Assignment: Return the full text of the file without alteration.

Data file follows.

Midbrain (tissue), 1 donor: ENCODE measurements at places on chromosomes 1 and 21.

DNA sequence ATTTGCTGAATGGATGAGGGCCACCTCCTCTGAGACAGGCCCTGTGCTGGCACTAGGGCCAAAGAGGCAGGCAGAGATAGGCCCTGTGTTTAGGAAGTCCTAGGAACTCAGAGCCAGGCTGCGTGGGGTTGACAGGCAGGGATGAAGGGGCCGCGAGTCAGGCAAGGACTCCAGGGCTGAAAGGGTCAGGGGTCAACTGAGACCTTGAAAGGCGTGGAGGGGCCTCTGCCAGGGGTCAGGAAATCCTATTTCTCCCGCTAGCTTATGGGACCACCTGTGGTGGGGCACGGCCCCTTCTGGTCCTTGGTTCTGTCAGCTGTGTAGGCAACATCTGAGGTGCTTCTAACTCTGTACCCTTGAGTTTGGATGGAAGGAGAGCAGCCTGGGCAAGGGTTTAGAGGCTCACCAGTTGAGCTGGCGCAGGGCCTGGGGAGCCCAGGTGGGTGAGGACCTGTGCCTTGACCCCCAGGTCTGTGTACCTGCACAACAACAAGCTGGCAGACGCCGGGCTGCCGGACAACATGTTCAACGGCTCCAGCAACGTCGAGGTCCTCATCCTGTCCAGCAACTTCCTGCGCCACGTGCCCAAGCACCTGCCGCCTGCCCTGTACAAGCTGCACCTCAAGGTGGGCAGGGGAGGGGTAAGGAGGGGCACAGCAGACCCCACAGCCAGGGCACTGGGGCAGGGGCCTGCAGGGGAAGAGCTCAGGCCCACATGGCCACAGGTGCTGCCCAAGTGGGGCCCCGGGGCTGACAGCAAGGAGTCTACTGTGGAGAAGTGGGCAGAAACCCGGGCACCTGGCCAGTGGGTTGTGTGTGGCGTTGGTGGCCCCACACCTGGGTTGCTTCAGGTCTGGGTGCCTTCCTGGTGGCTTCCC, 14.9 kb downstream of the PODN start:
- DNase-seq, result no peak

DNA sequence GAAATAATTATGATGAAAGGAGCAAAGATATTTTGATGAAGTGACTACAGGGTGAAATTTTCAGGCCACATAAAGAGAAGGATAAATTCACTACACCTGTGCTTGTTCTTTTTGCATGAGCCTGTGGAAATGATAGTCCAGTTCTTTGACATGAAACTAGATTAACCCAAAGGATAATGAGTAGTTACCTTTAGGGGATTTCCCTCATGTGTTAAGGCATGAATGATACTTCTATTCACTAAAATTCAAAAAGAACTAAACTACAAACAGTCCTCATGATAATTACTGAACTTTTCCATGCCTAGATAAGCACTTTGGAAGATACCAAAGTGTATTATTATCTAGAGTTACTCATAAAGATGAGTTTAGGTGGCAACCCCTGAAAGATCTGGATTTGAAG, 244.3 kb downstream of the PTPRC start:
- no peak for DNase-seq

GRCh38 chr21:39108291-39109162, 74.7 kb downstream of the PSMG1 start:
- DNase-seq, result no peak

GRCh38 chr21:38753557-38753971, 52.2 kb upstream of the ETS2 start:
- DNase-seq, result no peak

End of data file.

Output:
Midbrain (tissue), 1 donor: ENCODE measurements at places on chromosomes 1 and 21.

DNA sequence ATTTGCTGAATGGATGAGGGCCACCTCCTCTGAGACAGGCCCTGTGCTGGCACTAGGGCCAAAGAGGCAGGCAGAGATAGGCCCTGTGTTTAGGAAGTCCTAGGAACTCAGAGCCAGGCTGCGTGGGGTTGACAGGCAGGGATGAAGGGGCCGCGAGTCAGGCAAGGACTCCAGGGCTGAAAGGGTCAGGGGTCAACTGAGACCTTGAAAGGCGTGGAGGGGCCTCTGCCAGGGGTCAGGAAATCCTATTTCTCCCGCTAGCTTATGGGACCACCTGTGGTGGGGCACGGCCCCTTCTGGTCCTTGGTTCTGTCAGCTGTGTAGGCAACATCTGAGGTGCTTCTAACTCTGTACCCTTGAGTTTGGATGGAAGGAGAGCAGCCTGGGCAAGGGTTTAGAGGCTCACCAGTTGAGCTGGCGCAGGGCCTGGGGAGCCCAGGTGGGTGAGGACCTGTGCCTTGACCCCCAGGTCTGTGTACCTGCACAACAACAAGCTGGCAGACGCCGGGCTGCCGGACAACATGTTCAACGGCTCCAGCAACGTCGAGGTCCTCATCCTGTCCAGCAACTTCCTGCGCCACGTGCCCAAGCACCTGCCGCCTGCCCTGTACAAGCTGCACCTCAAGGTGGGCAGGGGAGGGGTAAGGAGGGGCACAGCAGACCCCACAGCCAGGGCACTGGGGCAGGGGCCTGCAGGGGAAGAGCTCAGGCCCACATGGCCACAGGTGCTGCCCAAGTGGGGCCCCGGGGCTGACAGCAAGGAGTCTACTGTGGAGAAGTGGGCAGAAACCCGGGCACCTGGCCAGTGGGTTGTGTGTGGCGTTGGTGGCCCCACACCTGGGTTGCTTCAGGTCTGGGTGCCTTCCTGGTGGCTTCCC, 14.9 kb downstream of the PODN start:
- DNase-seq, result no peak

DNA sequence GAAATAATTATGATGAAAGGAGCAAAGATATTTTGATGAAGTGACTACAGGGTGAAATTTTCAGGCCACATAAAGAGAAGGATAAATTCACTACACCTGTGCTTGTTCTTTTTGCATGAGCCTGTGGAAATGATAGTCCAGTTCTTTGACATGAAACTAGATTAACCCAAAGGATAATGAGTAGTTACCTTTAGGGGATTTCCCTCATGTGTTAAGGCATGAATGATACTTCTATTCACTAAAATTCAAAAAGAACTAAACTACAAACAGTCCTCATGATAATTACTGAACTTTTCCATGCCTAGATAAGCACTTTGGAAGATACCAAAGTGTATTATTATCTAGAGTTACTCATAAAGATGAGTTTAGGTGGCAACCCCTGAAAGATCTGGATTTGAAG, 244.3 kb downstream of the PTPRC start:
- no peak for DNase-seq

GRCh38 chr21:39108291-39109162, 74.7 kb downstream of the PSMG1 start:
- DNase-seq, result no peak

GRCh38 chr21:38753557-38753971, 52.2 kb upstream of the ETS2 start:
- DNase-seq, result no peak